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HIV began spreading at turn of twentieth century

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The most common strain of the HIV virus began spreading among humans between 1884 and 1924, not during the 1930s as previously thought, research has suggested.

Scientists from four continents screened multiple tissue samples and uncovered the world’s second-oldest genetic sequence of HIV-1 group M, dating from 1960.

They then used the information to draw up an HIV-1 family tree for the viral strain, and estimated the age of each branch.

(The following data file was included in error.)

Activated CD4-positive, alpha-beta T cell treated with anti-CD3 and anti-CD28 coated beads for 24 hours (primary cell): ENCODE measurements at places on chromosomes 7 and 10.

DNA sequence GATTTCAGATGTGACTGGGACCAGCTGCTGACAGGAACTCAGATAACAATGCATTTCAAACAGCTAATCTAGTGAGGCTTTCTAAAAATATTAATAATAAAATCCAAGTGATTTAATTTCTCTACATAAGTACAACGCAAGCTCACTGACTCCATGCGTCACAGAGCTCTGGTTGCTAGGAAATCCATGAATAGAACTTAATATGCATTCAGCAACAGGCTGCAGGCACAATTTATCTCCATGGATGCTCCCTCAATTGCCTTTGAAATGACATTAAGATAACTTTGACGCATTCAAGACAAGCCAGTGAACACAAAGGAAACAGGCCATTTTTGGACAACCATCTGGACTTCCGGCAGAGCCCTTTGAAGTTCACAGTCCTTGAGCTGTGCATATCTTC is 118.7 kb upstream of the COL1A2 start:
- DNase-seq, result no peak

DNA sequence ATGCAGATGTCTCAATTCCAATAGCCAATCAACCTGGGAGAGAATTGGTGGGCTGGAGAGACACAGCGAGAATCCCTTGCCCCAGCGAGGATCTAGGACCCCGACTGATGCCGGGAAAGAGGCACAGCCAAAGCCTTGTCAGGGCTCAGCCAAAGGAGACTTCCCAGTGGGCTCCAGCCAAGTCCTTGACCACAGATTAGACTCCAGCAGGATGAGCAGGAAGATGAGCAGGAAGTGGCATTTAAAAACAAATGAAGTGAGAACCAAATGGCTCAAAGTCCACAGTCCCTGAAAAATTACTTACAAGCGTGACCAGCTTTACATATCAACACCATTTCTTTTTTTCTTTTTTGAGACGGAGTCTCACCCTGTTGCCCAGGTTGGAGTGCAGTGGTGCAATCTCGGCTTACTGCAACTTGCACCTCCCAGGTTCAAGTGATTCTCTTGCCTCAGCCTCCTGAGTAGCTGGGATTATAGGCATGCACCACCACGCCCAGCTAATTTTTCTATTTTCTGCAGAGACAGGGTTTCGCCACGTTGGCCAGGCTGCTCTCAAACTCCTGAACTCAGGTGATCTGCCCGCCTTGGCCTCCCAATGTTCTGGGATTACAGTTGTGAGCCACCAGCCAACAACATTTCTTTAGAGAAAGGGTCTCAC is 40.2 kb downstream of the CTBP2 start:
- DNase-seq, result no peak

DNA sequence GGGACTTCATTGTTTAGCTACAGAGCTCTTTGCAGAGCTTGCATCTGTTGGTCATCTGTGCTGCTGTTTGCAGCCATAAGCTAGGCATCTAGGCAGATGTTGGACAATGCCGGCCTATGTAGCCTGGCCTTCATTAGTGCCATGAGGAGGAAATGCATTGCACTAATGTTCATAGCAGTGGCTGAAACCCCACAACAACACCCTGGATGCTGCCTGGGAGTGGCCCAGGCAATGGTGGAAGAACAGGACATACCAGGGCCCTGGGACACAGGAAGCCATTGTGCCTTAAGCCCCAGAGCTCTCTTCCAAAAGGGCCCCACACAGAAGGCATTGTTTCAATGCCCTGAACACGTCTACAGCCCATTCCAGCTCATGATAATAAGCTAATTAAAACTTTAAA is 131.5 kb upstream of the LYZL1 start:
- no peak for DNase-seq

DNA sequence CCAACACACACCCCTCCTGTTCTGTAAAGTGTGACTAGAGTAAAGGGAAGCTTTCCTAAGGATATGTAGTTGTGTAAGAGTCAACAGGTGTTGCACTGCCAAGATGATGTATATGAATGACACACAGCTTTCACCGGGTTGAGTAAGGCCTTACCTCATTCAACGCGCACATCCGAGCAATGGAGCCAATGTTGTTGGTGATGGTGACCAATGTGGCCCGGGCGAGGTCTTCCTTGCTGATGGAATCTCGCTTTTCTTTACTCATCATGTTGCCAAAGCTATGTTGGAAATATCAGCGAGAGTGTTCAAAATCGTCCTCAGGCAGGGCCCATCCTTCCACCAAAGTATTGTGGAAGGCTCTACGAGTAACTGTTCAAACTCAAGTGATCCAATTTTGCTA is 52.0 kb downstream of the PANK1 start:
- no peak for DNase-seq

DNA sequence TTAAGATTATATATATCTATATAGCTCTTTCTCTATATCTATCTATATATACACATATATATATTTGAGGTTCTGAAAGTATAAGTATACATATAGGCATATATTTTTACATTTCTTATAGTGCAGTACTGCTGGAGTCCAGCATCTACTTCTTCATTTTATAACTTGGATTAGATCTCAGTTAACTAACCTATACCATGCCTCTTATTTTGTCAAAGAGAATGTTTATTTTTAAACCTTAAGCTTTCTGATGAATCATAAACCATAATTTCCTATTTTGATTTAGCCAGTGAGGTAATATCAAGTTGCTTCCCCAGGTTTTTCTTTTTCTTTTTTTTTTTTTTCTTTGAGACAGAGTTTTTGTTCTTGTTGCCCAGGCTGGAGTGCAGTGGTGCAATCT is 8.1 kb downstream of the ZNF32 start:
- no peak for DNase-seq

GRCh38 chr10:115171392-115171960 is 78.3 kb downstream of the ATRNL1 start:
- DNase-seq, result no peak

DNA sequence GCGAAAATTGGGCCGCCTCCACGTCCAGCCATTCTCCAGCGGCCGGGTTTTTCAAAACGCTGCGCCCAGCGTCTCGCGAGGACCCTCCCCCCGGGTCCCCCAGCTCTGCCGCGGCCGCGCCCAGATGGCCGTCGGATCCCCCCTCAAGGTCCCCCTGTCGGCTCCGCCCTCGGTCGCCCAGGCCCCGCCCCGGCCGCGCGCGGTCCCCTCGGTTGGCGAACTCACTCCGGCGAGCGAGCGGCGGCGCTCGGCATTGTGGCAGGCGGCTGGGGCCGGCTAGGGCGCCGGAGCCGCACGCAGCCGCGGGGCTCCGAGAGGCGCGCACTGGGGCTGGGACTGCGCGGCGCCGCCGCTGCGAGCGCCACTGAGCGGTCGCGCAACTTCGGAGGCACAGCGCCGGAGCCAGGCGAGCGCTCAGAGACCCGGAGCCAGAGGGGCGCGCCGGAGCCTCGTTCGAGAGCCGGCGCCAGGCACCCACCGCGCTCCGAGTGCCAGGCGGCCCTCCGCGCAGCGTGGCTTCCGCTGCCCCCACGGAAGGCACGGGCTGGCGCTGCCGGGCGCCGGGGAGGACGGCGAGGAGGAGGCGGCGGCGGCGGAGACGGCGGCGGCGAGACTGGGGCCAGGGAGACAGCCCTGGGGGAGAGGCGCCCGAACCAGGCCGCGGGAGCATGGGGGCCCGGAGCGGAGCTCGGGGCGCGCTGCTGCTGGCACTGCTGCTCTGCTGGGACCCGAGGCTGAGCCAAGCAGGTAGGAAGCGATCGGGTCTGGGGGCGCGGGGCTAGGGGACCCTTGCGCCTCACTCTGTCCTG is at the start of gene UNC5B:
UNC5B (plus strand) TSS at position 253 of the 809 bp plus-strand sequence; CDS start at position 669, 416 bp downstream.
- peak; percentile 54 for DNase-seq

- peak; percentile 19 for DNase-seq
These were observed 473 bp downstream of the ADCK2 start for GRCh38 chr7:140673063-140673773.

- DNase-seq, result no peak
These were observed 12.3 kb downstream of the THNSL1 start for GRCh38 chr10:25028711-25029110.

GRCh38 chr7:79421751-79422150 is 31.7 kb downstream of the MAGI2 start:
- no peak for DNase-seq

Calculations based on genetic mutation rates showed group M took root around the turn of the 20th century.

Results were backed by 48 year-old gene fragments from a wax-embedded lymph node tissue biopsy from a woman in Kinshasa in the Democratic Republic of Congo.

This was compared with the oldest known blood sample, taken in 1959 from a man from Kinshasa. Comparison of the two samples confirmed that the amount of genetic divergence between the two samples took more than 40 years to evolve.


Nature DOI: 10.1038/nature07390 (2008).

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